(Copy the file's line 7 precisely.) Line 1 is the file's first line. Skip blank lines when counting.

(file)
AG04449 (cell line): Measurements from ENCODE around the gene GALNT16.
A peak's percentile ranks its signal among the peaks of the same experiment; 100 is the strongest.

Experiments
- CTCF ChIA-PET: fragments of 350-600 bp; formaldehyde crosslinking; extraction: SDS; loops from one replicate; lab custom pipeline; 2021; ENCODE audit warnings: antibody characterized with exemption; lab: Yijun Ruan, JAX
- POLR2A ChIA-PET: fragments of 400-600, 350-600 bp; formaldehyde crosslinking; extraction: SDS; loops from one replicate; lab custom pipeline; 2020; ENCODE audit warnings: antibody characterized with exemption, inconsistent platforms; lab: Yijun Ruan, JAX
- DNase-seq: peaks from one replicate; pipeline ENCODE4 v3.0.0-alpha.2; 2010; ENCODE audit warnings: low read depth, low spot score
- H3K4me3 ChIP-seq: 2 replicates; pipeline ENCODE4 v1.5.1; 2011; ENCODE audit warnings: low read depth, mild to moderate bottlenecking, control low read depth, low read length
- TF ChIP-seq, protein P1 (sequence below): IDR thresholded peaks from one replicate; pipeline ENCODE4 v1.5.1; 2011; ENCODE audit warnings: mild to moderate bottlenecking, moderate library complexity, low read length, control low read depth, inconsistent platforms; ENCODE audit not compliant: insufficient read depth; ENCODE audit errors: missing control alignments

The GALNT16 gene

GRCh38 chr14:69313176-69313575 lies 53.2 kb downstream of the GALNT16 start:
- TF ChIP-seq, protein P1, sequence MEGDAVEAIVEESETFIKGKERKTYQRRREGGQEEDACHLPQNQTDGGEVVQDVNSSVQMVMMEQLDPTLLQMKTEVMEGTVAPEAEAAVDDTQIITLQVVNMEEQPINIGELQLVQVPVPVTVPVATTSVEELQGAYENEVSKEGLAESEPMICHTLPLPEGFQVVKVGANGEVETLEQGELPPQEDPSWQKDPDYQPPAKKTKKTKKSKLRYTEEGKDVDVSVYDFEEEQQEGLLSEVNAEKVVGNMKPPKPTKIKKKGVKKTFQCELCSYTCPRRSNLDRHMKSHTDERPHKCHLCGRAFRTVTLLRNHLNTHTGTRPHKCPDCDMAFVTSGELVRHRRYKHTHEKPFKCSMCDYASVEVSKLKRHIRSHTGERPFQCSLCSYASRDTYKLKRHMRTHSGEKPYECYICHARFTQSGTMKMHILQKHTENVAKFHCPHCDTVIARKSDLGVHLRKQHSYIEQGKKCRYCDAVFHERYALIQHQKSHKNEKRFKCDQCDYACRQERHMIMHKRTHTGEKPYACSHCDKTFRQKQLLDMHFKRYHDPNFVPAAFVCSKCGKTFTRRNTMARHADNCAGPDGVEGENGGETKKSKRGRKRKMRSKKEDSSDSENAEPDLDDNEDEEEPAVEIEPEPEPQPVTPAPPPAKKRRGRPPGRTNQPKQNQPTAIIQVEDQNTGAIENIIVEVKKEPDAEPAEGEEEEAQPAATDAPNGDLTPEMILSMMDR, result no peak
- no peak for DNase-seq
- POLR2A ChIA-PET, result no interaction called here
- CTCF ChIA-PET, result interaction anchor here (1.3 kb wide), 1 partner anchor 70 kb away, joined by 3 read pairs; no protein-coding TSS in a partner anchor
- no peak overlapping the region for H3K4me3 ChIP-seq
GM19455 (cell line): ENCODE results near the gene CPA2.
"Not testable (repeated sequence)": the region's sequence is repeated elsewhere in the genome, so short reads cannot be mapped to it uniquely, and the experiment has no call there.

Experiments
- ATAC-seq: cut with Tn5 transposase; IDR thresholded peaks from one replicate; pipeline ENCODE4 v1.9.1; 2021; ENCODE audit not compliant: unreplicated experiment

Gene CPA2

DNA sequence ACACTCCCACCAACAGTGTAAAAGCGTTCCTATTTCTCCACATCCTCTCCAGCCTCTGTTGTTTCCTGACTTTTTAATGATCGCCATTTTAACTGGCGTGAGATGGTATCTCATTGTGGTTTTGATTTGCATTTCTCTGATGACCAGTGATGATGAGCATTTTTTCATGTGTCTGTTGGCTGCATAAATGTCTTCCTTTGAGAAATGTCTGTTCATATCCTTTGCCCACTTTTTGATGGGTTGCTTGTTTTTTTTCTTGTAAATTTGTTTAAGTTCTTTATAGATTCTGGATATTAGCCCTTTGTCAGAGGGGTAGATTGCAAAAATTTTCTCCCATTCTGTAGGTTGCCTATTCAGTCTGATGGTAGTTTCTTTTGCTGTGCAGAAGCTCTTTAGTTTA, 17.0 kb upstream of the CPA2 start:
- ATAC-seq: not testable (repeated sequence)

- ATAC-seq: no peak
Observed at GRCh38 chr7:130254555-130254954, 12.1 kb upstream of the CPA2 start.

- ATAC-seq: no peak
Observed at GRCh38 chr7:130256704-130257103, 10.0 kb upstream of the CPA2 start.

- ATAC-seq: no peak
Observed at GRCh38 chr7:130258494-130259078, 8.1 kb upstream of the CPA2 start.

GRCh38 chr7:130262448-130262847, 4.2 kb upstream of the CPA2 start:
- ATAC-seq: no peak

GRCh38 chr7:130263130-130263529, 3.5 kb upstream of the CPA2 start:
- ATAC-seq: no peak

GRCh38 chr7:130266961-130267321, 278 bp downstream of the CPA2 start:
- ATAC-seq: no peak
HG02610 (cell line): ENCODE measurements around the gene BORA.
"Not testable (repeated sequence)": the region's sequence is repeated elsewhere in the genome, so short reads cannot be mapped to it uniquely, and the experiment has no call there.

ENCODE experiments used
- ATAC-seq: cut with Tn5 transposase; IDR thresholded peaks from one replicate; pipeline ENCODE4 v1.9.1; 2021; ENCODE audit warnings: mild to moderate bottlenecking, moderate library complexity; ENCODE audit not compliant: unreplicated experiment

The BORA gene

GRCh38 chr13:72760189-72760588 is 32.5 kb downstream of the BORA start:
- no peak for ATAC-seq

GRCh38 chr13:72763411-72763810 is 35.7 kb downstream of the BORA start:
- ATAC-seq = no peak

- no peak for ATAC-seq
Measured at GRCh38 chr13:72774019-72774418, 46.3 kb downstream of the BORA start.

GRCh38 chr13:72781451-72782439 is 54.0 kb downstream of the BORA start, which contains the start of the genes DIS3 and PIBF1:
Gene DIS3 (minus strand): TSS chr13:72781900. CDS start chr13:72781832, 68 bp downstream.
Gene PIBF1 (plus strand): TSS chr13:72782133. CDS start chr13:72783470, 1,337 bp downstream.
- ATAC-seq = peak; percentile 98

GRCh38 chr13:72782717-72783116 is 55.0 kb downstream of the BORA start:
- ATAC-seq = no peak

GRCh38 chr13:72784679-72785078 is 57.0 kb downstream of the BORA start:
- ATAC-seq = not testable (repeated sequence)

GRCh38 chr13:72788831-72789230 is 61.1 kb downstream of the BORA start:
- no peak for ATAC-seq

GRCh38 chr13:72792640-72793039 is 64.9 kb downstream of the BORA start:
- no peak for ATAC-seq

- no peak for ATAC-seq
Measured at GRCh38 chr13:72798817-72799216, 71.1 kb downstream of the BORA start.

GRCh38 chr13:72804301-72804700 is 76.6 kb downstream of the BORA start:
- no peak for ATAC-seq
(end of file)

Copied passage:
- H3K4me3 ChIP-seq: 2 replicates; pipeline ENCODE4 v1.5.1; 2011; ENCODE audit warnings: low read depth, mild to moderate bottlenecking, control low read depth, low read length